Back-to-School: Orientation Week

In this issue of The Teaching Home newsletter, we are introduced to ideas for a great way to kick off your school year — and these ideas are great whether you are just starting or have already started!

  Back-to-School Prep  

Back-to-School Orientation Week
A Back-to-Home-School Orientation Week can help get your school year off to a good start!

This week we offer 20 activities for you to consider – whether you’ve already started school or not.

10 Goals and Purposes of Orientation Week
“Orientation” is “introductory instruction concerning a new situation.”  Your Orientation Week could accomplish some or all of the following:

1.  Give an official start to your homeschool.

2.  Start your year with a balance of fun and informative activities.

3.  Introduce the various studies and activities you plan for the coming year.

4.  Make your children feel settled and informed before the academic year begins.

5.  Stir curiosity and provide motivation for learning specific topics.

6.  Inspire efforts to reach goals.

7.  Explain your expectations and procedures to your children.

8.  Provide a special opportunity to discuss all aspects of your family’s life – what you will be doing, why, and how.

9.  Establish your homeschool routine to smooth the way for your child’s enjoyment of his study experience.

10.  Ignite your child’s excitement about the coming year.

8 Ways To Use Our Orientation Week Suggestions
1.  Select only those activities that would help your family.

2.  Try something new and see if it works.

3.  Involve Dad in plans and events as much as possible.

4.  Ask your children to help you plan some of the activities.

5.  Take as little or as much time as you need for Orientation Week – from one day to two weeks.

6.  Schedule which activities you will do on which days.

7.  Invite another family to join you for some activities.

8.  Make this a positive, upbeat time.

Orientation Week Activities #1-6 of 20

1.  Theme
•  Choose a theme and Bible verse for your back-to-homeschool Orientation Week and/or for your school year (e.g., “Study To Show Yourself Approved unto God,” II Timothy 2:15).

•  If you are going to do a unit study, you could use its topic for your theme.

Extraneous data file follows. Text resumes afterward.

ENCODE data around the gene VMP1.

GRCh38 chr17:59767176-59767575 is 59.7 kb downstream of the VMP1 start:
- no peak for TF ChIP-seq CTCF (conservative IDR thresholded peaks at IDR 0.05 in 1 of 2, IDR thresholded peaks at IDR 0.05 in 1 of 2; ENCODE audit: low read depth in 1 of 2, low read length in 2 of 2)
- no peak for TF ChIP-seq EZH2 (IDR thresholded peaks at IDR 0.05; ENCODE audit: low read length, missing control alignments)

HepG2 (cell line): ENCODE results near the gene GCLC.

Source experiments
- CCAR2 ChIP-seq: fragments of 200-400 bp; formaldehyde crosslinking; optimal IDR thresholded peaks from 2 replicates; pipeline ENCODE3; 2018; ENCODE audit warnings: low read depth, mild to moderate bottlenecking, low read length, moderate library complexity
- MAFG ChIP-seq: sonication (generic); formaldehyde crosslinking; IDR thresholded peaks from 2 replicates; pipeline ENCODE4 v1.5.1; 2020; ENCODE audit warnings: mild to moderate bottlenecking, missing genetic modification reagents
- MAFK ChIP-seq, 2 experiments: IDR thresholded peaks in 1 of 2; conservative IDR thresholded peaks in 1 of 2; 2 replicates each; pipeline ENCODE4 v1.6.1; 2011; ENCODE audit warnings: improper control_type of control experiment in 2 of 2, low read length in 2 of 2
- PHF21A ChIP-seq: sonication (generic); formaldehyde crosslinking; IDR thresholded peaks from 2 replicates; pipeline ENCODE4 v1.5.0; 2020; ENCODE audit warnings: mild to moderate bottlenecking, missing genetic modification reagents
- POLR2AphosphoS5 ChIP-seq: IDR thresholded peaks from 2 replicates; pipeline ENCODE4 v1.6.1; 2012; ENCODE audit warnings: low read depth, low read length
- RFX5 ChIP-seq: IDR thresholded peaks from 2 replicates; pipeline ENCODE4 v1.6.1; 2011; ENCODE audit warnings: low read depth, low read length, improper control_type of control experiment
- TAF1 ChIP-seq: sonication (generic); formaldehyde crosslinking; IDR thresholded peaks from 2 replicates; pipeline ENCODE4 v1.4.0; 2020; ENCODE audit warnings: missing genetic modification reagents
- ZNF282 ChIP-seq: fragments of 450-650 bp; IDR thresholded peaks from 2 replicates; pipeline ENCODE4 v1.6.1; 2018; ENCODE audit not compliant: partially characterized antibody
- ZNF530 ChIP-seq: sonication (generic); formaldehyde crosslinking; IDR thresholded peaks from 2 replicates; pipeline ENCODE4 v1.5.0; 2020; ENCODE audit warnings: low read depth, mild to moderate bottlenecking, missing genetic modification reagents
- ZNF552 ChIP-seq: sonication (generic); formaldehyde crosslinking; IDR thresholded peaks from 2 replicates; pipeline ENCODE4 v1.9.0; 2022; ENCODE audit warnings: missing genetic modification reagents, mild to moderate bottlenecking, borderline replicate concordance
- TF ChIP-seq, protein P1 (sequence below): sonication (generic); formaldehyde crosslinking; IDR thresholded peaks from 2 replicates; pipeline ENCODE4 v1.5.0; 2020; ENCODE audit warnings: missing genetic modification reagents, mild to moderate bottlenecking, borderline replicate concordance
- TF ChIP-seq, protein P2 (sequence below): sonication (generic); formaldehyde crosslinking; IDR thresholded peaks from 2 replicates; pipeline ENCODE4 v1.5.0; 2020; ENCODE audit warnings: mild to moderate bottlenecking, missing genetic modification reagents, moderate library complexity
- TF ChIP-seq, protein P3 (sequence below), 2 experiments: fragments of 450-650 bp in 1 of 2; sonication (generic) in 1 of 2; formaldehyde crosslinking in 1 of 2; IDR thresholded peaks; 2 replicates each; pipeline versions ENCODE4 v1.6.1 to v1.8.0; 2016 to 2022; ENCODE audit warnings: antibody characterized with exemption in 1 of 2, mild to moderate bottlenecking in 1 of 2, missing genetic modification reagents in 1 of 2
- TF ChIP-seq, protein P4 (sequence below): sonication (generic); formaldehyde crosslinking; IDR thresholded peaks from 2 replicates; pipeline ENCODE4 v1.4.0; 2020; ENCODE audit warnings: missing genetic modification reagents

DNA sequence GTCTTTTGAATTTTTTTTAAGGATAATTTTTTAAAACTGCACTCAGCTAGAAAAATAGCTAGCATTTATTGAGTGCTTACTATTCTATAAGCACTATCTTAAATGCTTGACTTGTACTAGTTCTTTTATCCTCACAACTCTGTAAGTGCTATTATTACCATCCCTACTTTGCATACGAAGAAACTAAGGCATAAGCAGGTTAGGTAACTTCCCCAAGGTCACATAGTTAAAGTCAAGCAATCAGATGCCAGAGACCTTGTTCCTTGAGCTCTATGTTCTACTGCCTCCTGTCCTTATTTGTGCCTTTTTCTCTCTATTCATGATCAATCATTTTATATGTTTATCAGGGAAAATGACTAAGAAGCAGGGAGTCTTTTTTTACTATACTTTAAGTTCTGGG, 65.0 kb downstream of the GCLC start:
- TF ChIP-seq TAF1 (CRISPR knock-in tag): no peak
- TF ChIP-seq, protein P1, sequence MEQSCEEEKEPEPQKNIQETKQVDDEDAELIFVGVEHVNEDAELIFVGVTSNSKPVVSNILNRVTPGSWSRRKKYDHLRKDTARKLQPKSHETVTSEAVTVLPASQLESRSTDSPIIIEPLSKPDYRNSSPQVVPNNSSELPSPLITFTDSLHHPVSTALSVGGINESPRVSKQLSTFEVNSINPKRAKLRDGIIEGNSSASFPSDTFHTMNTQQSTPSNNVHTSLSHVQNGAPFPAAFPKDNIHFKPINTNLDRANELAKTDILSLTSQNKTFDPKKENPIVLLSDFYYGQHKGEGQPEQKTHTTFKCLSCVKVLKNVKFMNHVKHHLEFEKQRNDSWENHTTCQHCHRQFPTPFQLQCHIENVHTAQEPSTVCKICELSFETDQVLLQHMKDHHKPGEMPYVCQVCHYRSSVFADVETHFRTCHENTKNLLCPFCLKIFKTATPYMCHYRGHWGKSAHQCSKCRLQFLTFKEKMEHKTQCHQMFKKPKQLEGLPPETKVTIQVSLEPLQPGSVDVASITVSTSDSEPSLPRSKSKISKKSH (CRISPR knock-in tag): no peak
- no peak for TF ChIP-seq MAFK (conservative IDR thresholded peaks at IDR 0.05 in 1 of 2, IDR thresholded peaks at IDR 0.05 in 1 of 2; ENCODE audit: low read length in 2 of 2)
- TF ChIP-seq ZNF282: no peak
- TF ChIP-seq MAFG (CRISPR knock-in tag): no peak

•  Or use your school motto or Family Mission Statement and Bible verse (e.g., “As for me and my house, we will serve the Lord,” Joshua 24:15 or a variation of it, such as “Preparing To Serve”).

2.  Annual Opening Ceremony
•  Have a planning meeting beforehand, make a list of ideas your children want to include, and assign each child a part.

•  Gather your whole family for a prayer of dedication and a song chosen for your school or for this school year that reflects your theme or school motto.

3.  Welcome by the School Principal
•  Have Dad make an official “Welcome Speech” (e.g., after dinner as everyone sits in the living room).

•  Dad can tell his family how happy he is that each one is part of his family and home school. Then he can present and explain his vision for the family and for this homeschool year. See Newsletter #403 on how to write your family’s mission statement.

4.  Review of Rules
•  Write out your family’s rules and consistently require immediate, cheerful obedience.

•  A few principles can cover most rules (e.g., Honor the Lord, Respect and obey parents, Be kind to siblings, Do your work cheerfully).

•  Explain the principles from God’s Word that are behind your rules so that your children understand that they are obeying God, as well as you.

•  Add and explain appropriate consequences for each broken rule and consistently apply them.

•  See The 21 Rules of This House by Gregg Harris, posted on his blog.

•  See biblically-based charts, such as the “If-Then Chart” (set consequences for actions) and The Blessing Chart (recognize and encourage Godly character qualities), at Doorposts.

5.  Reinforcement of Personal Habits
•  Some of these (Brush teeth, Practice the piano, Help with dinner) can be added to your chore chart.

•  Younger children are usually motivated by stickers or stars to help them establish good habits.

6.  Tour of “Campus”
•  Walk through your home with your children, showing them the locations of study areas, reference and school books, supplies, and free-play areas.

•  Make sure there are properly labeled places for all books and supplies.

•  Read about seven supply items that make planning and organizing your homeschool easier – and fun!

To be continued with Orientation Week Activities #7 – #20.


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